Artificially Preconceived Structures – 6 quotes from Thomas Merton’s book – Thoughts on the East  

by Mark Votava

41-YyV+BcJL._SY344_BO1,204,203,200_1. Become ourselves unreasonable

“It is when we insist most firmly on everyone else being ‘reasonable’ that we become ourselves unreasonable…”

2. You never find happiness until you stop looking for it

“My opinion is that you never find happiness until you stop looking for it.  My greatest happiness consists precisely in doing nothing whatever that is calculated to obtain happiness: and this, in the minds of most people, is the worst possible course.”

3. Artificially preconceived structures

“…the Zen consciousness does not distinguish and categorize what it sees in terms of social and cultural standards.  It does not try to fit things into artificially preconceived structures.  It does not judge beauty and ugliness according to canons of taste – even though it may have its own taste.  If it seems to judge and distinguish, it does so only enough to point beyond judgment to the pure void.  It does not settle down in its judgments as final.  It does not erect its judgment into a structure to be defended against all comers.”

4. What conveniently fits our prejudices

“We quickly forget how to simply see things and substitute our words and our formulas for the things themselves, manipulating facts so that we see only what conveniently fits our prejudices…”

5. Always pass from one thing to another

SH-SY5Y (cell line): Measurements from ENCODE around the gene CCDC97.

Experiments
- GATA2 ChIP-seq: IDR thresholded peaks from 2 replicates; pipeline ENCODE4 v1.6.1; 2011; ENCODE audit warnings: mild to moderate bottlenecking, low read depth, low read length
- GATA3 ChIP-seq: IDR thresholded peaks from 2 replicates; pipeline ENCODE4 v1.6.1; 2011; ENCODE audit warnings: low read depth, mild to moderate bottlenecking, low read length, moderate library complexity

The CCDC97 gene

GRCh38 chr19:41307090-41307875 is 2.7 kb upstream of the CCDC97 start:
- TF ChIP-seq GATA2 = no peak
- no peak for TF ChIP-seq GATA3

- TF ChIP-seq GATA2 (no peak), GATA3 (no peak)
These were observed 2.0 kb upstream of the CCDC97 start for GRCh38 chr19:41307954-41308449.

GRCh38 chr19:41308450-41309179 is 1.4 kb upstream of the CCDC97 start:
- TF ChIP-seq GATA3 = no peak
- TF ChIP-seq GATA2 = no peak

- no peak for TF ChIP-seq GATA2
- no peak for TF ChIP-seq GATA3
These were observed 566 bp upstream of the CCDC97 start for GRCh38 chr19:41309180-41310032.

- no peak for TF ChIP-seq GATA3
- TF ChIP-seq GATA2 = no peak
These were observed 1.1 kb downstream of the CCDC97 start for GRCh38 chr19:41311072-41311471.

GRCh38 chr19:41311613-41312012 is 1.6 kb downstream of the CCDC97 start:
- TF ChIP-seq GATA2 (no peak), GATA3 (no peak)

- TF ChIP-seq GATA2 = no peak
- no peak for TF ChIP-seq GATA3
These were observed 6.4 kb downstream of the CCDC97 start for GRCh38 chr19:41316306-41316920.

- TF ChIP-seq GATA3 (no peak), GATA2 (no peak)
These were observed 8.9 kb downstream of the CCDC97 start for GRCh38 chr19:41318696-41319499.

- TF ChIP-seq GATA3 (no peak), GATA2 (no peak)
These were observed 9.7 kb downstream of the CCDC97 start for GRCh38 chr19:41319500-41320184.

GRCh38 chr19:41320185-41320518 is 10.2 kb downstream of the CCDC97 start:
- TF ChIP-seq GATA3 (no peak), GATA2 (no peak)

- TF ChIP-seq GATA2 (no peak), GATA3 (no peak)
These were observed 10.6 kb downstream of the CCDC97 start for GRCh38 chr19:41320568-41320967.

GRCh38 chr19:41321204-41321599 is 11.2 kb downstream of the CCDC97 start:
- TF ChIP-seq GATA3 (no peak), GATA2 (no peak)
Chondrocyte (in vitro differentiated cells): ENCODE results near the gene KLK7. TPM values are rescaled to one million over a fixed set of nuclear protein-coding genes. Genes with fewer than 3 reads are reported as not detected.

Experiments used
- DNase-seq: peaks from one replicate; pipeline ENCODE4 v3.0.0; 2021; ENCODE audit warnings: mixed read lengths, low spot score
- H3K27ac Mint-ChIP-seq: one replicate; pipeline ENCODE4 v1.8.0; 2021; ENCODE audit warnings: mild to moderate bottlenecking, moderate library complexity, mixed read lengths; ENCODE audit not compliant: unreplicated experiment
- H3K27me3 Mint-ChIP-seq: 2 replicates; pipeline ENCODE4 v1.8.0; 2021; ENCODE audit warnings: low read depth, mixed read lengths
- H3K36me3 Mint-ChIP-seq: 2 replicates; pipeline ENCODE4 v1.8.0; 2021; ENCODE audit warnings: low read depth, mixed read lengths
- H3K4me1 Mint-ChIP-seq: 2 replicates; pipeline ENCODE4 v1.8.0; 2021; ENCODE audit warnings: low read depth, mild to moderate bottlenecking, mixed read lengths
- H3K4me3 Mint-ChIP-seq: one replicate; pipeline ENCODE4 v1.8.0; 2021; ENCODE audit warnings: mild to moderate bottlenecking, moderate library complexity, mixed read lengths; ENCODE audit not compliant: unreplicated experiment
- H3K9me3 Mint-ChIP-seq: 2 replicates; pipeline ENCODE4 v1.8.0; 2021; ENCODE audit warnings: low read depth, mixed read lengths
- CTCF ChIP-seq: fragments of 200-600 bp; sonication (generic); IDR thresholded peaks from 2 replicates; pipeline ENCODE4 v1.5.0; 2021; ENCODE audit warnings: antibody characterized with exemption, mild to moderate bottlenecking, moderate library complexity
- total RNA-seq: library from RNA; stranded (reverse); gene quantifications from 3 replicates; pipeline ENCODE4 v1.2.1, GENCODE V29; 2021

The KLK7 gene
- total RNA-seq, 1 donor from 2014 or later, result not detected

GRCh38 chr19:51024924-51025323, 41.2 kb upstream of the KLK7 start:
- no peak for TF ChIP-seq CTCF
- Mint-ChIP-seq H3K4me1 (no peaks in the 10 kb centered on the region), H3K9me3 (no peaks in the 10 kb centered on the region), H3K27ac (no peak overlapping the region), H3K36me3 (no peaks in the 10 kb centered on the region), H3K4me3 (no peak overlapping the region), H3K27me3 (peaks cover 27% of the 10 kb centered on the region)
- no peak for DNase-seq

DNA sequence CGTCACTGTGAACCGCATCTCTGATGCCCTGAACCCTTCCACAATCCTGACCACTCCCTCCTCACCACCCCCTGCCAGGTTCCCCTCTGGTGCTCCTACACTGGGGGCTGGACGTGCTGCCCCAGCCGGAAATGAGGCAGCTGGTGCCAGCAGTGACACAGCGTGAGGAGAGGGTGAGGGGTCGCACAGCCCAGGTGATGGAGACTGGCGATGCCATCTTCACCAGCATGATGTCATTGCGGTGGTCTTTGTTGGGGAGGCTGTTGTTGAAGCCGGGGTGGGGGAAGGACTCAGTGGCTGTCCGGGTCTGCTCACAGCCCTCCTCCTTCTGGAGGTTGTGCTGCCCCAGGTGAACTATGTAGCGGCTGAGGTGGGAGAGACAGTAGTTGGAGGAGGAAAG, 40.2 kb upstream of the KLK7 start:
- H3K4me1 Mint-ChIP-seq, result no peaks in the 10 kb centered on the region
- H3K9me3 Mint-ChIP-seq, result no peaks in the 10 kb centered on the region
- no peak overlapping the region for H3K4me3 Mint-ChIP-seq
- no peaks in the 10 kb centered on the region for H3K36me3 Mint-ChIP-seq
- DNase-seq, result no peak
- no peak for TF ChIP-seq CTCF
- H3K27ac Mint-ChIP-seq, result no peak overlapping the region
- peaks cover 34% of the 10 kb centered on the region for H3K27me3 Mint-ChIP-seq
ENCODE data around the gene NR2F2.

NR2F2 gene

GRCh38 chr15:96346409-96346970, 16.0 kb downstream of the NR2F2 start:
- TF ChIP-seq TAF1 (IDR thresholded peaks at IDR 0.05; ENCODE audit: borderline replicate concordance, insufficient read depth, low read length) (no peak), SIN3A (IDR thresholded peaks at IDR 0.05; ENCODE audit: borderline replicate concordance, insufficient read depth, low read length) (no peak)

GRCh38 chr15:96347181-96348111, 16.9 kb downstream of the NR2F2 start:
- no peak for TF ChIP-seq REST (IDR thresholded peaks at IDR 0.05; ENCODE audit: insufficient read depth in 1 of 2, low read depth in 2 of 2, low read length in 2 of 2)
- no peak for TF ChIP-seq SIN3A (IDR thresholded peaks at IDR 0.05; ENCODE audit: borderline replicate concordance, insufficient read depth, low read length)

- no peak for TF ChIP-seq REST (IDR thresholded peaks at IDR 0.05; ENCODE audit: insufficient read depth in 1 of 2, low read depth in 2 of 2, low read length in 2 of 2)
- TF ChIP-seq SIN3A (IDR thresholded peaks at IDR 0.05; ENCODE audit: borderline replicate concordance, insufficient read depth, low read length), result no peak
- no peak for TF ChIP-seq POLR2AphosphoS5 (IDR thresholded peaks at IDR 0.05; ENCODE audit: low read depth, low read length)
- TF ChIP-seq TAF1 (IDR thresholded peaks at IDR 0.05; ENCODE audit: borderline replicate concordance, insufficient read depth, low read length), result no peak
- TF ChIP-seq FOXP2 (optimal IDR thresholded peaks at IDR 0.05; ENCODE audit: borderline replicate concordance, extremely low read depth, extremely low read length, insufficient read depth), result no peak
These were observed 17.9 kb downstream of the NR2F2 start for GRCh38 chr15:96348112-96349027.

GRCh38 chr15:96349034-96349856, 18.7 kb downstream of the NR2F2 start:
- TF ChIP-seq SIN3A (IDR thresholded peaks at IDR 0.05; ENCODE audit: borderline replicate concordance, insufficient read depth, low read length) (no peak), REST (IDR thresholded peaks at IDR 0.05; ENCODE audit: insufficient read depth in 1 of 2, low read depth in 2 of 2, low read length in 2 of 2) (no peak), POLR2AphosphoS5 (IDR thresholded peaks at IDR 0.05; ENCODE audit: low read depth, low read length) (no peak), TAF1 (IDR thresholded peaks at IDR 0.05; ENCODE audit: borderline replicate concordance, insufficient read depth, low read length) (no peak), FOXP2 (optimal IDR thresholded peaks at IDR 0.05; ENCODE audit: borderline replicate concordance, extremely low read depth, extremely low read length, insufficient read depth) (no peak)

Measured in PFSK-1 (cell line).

“But we in the West, living in a tradition of stubborn egocentered practicality and geared entirely for the use and manipulation of everything, always pass from one thing to another, from cause to effect, from the first to the next and to the last and then back to the first.  Everything always points to something else, and hence we never stop anywhere because we cannot: as soon as we pause, the escalator reaches the end of the ride and we have to get off and find another one.  Nothing is allowed just to be and to mean itself: everything has to mysteriously signify something else…”

6. An authentic metaphysical consciousness

“…our highly activist and one sided culture is faced with a crisis that may end in self-destruction because it lacks the inner depth of an authentic metaphysical consciousness.  Without such depth, our moral and political protestations are so much verbiage.  If, in the West, God can no longer be experienced as other than ‘dead,’ it is because of an inner split and self-alienation which have characterized the Western mind in its single-minded dedication to only half of life: that which is exterior, objective, and quantitative.  The ‘death of God’ and the consequent death of genuine moral sense, respect for life, for humanity, for value, has expressed the death of an inner subjective quality of life: a quality which in the traditional religions was experienced in terms of God-consciousness.  Not concentration on an idea or concept of God, still less on an image of God, but a sense of presence, of an ultimate ground of reality and meaning, from which life and love could spontaneously flower.”

Which quote do you like the most?

Here are some other posts I have done on Thomas Merton and his writings.